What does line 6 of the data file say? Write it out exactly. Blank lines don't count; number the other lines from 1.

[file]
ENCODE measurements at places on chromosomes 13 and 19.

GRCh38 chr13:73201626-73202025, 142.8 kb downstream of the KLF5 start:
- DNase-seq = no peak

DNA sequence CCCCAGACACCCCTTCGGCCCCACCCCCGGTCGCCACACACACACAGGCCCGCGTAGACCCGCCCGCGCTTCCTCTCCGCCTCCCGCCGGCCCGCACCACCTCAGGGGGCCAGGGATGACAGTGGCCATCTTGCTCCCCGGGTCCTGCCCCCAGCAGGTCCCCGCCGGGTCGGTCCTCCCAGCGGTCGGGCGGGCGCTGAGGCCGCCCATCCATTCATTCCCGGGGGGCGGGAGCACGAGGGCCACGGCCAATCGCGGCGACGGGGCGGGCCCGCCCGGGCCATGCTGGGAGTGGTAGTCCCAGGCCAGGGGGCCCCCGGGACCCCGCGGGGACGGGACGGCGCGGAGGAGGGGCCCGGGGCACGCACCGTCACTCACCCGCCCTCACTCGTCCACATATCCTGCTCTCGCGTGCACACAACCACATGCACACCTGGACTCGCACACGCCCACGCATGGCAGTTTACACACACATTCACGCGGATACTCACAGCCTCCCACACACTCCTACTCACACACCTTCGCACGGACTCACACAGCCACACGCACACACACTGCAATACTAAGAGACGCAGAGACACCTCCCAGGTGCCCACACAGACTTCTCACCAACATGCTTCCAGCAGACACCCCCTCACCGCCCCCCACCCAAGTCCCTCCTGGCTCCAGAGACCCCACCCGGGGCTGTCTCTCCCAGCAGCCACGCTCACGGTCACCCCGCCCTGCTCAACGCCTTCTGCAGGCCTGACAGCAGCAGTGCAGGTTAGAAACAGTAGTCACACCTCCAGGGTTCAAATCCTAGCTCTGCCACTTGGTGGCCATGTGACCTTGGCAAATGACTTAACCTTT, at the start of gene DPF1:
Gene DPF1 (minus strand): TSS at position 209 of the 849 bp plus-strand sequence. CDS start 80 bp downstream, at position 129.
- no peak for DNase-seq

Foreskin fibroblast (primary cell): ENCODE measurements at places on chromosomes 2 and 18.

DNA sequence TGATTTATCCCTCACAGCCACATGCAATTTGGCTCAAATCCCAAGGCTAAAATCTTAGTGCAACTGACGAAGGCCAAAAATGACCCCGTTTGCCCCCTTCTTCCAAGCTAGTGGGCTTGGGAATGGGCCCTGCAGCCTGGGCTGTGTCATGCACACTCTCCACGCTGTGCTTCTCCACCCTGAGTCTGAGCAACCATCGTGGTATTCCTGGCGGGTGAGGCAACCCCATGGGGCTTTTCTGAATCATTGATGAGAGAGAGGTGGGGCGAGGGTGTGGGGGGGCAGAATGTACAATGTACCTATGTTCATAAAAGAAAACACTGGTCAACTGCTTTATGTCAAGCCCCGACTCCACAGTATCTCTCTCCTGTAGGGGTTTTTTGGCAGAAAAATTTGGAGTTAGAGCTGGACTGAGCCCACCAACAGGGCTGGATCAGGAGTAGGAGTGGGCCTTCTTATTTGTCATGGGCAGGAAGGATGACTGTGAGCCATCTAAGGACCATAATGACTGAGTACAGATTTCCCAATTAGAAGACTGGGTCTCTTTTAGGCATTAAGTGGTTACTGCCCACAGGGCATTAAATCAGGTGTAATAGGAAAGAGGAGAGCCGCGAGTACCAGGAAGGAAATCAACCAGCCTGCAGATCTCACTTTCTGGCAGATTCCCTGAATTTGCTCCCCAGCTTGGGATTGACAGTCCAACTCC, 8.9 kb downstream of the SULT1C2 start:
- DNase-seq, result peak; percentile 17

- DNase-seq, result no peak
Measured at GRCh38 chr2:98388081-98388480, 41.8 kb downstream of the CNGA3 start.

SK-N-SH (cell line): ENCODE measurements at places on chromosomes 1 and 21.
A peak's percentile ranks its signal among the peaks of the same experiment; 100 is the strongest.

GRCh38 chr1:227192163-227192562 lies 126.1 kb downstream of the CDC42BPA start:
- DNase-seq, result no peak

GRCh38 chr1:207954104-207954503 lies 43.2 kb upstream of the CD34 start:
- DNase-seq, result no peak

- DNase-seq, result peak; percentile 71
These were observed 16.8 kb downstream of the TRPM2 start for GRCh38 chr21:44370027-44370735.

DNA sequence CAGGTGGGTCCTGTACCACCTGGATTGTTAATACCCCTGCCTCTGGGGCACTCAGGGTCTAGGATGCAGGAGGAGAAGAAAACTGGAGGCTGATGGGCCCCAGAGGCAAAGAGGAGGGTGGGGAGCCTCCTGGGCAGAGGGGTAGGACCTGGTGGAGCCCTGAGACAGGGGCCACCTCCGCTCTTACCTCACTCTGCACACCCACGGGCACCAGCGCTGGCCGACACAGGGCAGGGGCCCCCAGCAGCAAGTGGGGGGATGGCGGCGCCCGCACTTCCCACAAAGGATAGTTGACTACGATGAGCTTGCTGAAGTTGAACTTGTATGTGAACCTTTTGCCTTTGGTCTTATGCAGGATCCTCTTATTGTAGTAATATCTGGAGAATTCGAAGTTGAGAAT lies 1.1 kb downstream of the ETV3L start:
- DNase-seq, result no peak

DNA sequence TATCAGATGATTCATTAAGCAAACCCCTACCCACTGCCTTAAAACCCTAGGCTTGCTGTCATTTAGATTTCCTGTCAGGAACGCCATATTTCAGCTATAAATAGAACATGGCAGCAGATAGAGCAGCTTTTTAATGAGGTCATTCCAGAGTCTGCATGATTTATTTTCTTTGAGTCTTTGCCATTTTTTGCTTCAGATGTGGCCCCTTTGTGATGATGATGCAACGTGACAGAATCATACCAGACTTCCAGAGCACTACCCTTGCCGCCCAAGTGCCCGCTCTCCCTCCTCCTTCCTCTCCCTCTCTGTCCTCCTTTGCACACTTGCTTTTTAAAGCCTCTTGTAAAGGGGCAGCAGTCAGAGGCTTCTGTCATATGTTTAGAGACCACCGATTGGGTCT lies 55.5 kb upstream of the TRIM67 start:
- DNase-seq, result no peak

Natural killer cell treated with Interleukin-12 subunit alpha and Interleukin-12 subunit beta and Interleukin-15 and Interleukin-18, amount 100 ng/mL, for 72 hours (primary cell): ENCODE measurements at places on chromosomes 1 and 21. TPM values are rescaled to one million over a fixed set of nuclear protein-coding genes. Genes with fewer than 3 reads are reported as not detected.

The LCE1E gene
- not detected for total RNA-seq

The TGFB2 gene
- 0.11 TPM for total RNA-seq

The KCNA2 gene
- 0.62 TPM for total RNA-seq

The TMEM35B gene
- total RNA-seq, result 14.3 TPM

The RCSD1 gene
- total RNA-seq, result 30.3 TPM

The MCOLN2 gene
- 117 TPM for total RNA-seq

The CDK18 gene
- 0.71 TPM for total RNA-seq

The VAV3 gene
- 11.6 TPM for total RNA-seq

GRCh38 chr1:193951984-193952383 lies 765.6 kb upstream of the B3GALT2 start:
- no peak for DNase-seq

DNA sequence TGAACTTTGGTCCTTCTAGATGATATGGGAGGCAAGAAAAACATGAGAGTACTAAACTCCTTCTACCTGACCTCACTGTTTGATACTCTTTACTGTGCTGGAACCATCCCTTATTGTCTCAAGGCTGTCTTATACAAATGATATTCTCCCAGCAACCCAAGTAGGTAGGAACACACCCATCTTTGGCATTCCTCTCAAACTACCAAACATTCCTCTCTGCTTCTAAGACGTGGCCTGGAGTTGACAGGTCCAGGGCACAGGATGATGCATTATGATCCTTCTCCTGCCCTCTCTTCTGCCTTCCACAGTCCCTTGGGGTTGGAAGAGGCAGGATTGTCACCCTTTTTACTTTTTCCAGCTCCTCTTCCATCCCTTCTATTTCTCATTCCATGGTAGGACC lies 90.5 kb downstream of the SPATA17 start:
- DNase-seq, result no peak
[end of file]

- no peak for DNase-seq